In fact, recent research suggests that sign language is innate. An article published in the Boulder Daily Camera in 2003 presented strong evidence that babies as young as six months old communicate with their hands: 
"...by 6 to 7 months, babies can remember a sign. At eight months, children 
can begin to imitate gestures and sign single words. By 24 months, children 
can sign compound words and full sentences. They say sign language reduces 
frustration in young children by giving them a means to express themselves 
before they know how to talk." (Glarion, 2003)
The author also cites study funded by the National Institute of Child Health and Human Development demonstrating that young children who are taught sign language at an early age actually develop better verbal skills as they get older. The ability to sign has also helped parents in communicating with autistic children; one parent reports that "using sign language allowed her to communicate with her [autistic] son and minimized his frustration...[he now] has an advanced vocabulary and excels in math, spelling and music" (Glarion, 2003).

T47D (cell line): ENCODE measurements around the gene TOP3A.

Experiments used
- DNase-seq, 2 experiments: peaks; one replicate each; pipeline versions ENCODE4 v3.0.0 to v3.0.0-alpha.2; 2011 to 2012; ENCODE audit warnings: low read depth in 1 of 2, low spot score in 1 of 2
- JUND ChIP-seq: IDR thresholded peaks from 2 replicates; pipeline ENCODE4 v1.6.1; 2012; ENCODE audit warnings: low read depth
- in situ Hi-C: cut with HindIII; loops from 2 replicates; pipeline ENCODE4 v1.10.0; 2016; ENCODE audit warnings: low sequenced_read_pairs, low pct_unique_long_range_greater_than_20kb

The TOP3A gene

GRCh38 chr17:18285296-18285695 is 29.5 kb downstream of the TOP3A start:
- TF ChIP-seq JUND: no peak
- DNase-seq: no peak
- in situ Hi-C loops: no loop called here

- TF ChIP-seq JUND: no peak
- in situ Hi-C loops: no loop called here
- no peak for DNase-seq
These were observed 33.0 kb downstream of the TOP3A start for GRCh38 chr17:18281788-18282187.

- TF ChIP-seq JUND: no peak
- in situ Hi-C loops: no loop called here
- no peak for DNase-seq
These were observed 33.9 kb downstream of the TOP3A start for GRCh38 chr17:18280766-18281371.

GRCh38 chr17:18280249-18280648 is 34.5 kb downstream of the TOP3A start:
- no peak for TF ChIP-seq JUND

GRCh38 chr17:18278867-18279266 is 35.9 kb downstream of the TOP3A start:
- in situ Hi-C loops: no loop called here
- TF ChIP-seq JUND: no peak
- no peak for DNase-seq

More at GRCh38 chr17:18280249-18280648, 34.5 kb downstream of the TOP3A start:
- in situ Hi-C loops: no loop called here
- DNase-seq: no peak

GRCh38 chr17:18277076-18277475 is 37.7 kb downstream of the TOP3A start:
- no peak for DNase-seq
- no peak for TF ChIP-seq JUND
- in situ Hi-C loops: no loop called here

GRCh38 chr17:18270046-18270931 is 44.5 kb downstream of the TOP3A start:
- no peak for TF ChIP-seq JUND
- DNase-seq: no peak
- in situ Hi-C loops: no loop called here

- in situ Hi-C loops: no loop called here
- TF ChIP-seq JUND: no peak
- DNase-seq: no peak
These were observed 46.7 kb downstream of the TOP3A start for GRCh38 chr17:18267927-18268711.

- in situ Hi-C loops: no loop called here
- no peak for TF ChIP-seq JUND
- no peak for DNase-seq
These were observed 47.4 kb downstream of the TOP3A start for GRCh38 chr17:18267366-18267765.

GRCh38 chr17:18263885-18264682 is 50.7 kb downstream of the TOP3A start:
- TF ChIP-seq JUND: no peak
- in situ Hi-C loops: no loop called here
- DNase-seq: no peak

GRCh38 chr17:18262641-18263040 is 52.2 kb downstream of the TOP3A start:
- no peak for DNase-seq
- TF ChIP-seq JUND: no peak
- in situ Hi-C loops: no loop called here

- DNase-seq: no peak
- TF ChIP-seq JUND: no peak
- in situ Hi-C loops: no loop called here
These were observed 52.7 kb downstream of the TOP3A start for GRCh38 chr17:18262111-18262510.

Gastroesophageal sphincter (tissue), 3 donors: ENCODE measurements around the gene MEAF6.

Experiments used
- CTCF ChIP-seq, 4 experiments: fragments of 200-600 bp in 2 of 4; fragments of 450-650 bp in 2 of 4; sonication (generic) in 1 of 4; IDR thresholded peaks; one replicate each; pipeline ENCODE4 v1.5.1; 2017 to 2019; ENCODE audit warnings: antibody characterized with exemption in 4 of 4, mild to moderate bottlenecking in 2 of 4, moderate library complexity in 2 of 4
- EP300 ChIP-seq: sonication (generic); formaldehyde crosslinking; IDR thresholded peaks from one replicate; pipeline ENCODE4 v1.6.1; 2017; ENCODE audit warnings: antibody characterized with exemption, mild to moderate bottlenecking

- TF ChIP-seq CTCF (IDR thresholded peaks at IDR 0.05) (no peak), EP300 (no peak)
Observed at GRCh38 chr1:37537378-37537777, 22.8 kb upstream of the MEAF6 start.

The Best Time To Start
Not only does early childhood education in signing give pre-verbal youngsters a way to communicate, it can also strengthen the parent-child bond – in addition to giving children a solid foundation for learning a skill that will serve them well in the future. The evidence suggests that the best time to start learning ASL is before a child can even walk – and the implications for facilitating the parent-child relationship are amazing.
Co-written by Emily Patterson and Kathleen Thomas
Emily and Kathleen are Communications Coordinators for the Zionsville child care facility, a member of the AdvancED® accredited family of Primrose Schools (located in 16 states throughout the U.S.) and part of the network of Indiana child care preschools delivering progressive, early childhood, Balanced Learning® curriculum.